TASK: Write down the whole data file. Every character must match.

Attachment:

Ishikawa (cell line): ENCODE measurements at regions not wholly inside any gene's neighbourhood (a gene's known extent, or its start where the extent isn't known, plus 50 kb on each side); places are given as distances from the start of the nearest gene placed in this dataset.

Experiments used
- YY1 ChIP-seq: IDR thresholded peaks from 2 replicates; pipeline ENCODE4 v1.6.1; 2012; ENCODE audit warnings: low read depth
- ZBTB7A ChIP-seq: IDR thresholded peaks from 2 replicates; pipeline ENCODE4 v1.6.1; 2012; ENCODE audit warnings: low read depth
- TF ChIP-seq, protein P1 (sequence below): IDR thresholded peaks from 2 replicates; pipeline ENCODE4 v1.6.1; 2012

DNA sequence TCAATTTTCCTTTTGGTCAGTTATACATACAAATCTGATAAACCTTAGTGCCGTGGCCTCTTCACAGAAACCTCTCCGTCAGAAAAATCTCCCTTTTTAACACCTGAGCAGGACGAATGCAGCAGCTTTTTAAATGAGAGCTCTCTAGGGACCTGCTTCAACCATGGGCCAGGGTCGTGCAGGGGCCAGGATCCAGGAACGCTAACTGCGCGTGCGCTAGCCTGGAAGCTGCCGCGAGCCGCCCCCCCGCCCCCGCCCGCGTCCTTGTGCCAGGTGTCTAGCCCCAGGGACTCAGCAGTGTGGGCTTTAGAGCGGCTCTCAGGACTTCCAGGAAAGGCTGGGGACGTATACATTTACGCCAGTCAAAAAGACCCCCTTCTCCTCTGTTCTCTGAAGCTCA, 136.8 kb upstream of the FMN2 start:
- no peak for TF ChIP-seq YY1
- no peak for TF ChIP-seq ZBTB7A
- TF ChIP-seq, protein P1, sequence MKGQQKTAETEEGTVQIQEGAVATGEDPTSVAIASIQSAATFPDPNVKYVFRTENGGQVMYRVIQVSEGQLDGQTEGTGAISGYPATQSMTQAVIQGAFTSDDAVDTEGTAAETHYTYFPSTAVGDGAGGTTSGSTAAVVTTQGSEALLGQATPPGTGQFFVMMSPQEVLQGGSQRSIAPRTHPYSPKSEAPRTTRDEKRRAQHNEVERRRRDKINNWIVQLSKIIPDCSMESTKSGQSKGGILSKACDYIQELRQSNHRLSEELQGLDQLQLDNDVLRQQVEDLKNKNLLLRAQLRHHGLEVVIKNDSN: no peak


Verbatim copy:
Ishikawa (cell line): ENCODE measurements at regions not wholly inside any gene's neighbourhood (a gene's known extent, or its start where the extent isn't known, plus 50 kb on each side); places are given as distances from the start of the nearest gene placed in this dataset.

Experiments used
- YY1 ChIP-seq: IDR thresholded peaks from 2 replicates; pipeline ENCODE4 v1.6.1; 2012; ENCODE audit warnings: low read depth
- ZBTB7A ChIP-seq: IDR thresholded peaks from 2 replicates; pipeline ENCODE4 v1.6.1; 2012; ENCODE audit warnings: low read depth
- TF ChIP-seq, protein P1 (sequence below): IDR thresholded peaks from 2 replicates; pipeline ENCODE4 v1.6.1; 2012

DNA sequence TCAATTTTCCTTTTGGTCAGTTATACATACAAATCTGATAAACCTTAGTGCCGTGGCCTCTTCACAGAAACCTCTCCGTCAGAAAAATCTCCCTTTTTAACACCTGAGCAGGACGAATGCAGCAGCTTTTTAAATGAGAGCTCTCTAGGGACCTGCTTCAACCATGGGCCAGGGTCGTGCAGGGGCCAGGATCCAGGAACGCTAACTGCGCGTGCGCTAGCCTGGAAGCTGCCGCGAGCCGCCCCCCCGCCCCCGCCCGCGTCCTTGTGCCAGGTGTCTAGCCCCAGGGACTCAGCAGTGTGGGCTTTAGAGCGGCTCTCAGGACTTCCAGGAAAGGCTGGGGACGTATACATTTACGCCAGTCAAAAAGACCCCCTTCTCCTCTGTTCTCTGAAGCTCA, 136.8 kb upstream of the FMN2 start:
- no peak for TF ChIP-seq YY1
- no peak for TF ChIP-seq ZBTB7A
- TF ChIP-seq, protein P1, sequence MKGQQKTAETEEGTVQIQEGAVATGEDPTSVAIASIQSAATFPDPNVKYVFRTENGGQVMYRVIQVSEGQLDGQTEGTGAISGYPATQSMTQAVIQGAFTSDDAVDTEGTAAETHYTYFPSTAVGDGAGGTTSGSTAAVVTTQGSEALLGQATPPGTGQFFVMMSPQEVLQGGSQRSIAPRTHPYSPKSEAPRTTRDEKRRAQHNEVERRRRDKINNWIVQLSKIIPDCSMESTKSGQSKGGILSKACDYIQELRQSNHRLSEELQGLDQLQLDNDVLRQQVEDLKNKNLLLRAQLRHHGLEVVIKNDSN: no peak